“His goal was to establish minorities in the STEM areas as central figures on campus, like athletes at other universities,” said Howard University President Sidney Ribeau, who studied with Hrabowski years ago at the University of Illinois.
Central to the UMBC narrative is the Meyerhoff Scholars Program, launched in 1988 as a pipeline for promising black males to complete math or science degrees. The university selected students with high SAT scores and good grades, paid their way and pampered them with academic support. In return, students pledged to maintain a B average.
Professors soon realized that black males weren’t the only ones struggling. Nationally, fewer than half of all students who enter college planning to study science or math complete degrees in those fields. That prompted the expansion of the program to others and a course redesign, which has now spread beyond hard science to psychology and English composition.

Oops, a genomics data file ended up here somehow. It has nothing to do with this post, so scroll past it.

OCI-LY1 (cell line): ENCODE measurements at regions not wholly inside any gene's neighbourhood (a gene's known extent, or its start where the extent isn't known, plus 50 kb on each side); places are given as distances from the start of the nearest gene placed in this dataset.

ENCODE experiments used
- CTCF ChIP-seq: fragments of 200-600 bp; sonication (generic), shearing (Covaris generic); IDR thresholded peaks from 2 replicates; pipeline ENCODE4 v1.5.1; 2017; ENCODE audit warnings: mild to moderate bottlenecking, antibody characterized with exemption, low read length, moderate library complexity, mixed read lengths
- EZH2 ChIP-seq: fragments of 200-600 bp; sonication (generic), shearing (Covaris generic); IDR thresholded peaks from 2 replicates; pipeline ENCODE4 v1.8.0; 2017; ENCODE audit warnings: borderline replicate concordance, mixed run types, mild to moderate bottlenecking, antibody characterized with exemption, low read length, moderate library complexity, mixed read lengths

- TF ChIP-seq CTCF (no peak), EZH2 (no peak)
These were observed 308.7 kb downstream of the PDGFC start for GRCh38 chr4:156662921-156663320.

UMBC, founded in 1966, is a relative upstart among major research universities. In contrast to much older public flagships in Charlottesville and College Park, the Catonsville school is not even a half-century old. For those who work there, it is a rare opportunity to shape the trajectory of a major university.